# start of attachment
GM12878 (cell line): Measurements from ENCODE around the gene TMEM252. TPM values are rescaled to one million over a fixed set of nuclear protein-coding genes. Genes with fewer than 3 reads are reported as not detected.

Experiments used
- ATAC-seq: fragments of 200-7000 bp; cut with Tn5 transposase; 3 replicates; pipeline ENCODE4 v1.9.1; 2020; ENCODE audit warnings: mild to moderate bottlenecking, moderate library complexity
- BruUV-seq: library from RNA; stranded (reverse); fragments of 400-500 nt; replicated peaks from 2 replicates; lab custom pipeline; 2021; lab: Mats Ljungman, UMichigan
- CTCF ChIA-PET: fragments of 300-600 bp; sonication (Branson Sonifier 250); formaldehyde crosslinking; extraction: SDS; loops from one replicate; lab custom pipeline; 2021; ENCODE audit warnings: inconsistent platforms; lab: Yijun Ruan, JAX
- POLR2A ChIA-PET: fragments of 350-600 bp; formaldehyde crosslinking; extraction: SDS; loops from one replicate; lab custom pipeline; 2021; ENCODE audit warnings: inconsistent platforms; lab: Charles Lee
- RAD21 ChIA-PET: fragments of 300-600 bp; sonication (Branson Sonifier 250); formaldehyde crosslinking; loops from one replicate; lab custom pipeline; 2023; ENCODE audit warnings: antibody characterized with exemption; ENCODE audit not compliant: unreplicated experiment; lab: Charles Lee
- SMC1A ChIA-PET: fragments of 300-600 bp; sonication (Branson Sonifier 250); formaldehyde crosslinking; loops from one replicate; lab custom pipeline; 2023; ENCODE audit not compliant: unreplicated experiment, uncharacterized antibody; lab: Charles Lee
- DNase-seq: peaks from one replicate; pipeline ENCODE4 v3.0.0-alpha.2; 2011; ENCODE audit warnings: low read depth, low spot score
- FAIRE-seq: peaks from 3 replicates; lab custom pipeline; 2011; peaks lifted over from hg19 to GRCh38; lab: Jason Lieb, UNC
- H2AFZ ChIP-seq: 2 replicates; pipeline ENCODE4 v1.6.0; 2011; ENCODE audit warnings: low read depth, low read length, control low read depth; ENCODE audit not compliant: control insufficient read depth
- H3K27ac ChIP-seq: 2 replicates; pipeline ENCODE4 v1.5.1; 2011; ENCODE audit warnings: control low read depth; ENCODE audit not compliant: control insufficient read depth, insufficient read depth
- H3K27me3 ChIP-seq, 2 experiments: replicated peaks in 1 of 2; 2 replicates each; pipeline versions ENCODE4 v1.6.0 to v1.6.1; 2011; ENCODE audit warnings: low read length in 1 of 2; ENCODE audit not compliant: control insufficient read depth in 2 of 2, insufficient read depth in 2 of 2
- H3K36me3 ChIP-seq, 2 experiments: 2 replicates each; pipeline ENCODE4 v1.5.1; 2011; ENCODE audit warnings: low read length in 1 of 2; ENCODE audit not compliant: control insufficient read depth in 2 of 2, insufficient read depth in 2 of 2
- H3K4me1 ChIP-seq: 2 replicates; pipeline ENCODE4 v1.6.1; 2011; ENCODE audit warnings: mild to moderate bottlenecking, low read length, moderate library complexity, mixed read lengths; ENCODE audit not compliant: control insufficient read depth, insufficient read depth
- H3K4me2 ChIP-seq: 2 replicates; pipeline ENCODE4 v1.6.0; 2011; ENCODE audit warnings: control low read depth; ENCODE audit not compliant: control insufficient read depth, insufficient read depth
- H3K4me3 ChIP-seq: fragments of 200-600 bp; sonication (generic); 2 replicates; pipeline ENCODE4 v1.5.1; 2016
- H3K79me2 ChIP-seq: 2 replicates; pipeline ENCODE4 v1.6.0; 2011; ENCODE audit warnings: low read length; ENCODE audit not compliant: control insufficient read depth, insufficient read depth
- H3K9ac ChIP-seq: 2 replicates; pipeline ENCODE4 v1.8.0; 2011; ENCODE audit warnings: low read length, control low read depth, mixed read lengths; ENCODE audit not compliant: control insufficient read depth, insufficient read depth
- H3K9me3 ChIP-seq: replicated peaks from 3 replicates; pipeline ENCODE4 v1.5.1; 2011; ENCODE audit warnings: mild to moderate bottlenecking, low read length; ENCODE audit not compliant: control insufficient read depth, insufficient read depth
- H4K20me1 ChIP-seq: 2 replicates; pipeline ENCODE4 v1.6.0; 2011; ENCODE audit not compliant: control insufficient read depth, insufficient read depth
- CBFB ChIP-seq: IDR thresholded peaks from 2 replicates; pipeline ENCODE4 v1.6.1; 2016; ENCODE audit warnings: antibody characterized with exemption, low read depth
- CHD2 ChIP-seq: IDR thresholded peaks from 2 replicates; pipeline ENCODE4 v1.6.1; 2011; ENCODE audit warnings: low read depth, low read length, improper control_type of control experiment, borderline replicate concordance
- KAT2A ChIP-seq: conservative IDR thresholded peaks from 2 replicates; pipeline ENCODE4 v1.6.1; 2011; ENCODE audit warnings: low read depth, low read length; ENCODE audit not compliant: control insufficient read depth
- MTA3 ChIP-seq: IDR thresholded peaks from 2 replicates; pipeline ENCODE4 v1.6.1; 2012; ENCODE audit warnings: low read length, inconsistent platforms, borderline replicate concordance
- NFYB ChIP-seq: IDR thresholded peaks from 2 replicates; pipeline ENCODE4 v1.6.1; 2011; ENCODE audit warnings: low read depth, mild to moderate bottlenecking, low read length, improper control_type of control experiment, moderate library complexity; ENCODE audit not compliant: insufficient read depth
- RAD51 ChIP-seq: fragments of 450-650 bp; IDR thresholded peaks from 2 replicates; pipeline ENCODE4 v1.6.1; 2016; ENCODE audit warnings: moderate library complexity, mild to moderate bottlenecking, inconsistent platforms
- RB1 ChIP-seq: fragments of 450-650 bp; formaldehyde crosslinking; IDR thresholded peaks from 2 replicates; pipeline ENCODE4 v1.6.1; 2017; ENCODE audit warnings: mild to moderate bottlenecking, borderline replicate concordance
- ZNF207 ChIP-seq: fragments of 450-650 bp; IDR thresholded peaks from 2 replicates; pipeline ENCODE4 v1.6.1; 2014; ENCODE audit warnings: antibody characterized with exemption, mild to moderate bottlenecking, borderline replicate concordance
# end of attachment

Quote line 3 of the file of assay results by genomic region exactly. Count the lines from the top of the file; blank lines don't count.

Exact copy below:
- ATAC-seq: fragments of 200-7000 bp; cut with Tn5 transposase; 3 replicates; pipeline ENCODE4 v1.9.1; 2020; ENCODE audit warnings: mild to moderate bottlenecking, moderate library complexity